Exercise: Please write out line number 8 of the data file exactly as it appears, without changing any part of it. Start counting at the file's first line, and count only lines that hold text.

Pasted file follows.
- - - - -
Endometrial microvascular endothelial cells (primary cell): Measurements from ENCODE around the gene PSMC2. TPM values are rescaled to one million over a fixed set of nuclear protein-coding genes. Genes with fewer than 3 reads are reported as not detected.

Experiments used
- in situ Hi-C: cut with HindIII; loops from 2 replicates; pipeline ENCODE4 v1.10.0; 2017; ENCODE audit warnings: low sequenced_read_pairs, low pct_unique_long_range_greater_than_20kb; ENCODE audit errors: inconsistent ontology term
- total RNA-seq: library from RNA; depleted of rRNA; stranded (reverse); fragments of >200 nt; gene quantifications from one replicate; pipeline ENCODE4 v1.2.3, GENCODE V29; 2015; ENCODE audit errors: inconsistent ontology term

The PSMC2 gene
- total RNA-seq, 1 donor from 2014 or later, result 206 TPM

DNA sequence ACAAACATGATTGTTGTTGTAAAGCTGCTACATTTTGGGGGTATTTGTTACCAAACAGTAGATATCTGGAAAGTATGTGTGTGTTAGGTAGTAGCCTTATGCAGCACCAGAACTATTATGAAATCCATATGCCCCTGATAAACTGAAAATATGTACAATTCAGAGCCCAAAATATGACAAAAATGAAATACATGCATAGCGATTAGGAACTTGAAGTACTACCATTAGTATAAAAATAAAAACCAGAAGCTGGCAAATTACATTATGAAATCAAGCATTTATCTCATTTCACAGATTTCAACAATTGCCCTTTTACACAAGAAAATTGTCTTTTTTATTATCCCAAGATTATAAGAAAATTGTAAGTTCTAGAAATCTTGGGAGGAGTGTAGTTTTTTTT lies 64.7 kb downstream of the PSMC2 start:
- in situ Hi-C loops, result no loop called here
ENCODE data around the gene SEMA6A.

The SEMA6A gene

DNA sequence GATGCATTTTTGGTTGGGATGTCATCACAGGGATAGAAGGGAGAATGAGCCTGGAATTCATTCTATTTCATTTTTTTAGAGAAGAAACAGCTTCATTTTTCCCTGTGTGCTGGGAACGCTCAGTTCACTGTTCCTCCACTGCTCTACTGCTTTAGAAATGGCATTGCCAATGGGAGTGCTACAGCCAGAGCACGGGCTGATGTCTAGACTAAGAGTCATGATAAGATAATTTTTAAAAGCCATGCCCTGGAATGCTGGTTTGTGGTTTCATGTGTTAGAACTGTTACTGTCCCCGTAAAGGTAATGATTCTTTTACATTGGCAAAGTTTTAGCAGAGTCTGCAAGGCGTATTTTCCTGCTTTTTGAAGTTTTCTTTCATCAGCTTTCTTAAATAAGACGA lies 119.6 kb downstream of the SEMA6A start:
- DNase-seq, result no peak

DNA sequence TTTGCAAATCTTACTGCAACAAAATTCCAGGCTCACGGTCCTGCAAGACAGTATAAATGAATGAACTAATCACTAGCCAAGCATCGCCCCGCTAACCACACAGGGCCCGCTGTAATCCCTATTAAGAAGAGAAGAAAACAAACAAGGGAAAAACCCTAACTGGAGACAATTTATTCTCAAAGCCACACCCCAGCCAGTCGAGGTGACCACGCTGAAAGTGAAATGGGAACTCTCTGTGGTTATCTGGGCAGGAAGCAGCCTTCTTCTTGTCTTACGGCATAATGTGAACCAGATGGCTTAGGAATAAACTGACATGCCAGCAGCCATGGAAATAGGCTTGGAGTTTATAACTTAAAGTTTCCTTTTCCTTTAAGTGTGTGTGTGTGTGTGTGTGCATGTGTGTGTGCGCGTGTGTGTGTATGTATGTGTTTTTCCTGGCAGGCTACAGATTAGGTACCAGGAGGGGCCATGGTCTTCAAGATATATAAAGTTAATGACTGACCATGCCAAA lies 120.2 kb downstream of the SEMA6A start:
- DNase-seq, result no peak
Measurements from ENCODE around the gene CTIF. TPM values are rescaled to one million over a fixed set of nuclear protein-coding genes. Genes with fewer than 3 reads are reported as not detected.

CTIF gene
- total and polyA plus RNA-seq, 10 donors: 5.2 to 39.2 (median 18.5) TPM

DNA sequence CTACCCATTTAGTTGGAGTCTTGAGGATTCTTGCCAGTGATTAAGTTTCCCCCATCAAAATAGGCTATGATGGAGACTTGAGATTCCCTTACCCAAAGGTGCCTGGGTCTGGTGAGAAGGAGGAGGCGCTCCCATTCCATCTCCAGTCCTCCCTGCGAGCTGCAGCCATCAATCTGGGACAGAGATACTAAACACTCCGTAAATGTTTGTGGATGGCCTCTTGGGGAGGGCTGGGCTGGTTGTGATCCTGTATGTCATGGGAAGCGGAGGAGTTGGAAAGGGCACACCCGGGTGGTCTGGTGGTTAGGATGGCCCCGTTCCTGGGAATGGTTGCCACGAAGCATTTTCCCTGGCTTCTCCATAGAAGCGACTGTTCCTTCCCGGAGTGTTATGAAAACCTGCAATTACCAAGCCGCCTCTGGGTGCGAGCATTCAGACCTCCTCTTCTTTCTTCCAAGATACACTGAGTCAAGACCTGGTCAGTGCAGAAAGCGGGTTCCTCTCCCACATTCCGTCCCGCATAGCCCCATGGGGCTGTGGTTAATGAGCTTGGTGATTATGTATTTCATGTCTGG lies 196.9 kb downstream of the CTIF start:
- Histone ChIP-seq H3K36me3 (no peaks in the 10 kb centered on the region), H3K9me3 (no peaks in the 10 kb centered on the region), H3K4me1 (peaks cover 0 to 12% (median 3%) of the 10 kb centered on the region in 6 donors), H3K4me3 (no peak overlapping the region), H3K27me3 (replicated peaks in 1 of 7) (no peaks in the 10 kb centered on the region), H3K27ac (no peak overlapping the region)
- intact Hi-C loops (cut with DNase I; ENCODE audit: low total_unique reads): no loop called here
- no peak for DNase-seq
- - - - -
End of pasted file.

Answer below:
- in situ Hi-C loops, result no loop called here